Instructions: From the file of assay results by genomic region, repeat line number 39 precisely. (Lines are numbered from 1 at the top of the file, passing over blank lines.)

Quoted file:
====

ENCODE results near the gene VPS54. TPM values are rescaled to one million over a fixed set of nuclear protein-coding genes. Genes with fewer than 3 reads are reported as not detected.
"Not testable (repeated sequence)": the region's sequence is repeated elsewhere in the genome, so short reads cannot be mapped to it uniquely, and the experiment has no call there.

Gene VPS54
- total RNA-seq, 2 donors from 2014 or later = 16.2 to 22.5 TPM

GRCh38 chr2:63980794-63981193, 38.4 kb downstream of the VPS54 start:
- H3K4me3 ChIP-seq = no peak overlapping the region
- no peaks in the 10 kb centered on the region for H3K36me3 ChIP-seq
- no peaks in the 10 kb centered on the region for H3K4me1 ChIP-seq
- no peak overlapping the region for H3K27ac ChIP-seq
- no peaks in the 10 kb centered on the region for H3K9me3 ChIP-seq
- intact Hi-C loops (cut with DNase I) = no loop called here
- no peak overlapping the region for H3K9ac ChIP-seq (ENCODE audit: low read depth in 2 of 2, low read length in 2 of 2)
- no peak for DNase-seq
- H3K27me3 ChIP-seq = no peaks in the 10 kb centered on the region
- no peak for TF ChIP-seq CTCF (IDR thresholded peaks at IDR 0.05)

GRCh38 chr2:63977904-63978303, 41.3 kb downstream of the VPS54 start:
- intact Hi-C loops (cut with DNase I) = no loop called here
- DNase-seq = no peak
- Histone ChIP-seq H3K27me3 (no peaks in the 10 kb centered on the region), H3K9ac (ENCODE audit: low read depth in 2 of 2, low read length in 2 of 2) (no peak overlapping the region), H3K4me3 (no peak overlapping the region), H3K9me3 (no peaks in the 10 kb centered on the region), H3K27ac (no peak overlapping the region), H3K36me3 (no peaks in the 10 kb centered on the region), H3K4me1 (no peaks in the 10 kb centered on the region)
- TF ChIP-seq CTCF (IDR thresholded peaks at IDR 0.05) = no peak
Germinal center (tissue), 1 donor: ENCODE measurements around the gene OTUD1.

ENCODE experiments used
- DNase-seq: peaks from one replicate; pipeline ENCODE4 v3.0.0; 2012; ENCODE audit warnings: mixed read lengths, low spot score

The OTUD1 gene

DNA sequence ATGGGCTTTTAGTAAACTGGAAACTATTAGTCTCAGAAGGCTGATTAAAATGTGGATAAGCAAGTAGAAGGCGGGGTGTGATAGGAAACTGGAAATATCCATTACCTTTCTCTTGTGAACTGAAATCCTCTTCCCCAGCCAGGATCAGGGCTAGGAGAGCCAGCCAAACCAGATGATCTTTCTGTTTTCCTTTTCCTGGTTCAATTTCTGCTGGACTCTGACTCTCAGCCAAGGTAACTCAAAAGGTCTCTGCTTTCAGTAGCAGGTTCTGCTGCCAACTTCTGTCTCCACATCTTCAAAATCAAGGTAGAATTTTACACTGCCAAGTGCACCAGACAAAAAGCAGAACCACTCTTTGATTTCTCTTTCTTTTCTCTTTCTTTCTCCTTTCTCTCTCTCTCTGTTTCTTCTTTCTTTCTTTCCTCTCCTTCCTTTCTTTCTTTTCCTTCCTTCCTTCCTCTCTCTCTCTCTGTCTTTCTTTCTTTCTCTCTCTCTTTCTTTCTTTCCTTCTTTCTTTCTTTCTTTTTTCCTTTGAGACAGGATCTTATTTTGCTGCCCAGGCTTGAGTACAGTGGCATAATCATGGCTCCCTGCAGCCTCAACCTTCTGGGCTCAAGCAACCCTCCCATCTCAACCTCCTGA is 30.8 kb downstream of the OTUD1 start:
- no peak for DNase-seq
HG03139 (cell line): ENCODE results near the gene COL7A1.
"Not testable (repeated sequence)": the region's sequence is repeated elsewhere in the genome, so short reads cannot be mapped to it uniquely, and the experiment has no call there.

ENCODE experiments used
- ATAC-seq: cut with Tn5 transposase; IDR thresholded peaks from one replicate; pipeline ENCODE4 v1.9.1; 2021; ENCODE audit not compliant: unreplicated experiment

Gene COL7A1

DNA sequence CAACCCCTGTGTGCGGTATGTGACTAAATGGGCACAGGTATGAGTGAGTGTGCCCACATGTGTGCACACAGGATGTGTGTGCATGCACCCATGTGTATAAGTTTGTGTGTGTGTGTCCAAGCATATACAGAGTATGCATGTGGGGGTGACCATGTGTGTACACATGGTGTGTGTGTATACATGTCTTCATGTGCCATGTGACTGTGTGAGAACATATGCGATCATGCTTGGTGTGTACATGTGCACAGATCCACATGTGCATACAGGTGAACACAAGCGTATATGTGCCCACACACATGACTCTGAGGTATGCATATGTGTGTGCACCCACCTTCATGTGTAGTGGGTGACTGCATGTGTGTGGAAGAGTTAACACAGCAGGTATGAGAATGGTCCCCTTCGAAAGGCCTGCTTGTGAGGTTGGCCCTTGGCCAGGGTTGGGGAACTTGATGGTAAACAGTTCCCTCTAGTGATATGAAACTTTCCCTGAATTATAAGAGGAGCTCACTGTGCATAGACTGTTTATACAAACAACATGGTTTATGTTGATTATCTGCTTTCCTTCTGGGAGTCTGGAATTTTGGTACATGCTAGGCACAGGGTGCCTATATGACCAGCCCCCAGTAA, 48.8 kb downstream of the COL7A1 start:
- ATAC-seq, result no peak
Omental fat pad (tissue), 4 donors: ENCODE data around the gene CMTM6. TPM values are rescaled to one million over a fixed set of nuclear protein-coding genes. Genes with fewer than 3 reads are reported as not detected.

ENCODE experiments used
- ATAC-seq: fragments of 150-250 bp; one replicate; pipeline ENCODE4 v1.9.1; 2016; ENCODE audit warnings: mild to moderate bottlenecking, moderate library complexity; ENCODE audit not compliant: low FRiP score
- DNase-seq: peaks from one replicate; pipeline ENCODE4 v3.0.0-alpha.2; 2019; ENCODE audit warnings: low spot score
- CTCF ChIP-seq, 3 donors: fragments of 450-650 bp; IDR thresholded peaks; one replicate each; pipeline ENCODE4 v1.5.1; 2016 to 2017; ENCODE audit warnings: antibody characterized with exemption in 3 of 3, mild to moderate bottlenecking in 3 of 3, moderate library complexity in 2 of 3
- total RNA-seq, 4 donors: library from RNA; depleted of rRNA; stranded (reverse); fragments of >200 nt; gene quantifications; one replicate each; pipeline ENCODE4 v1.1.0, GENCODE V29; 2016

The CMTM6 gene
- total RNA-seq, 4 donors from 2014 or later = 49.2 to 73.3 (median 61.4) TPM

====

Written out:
- total RNA-seq, 4 donors: library from RNA; depleted of rRNA; stranded (reverse); fragments of >200 nt; gene quantifications; one replicate each; pipeline ENCODE4 v1.1.0, GENCODE V29; 2016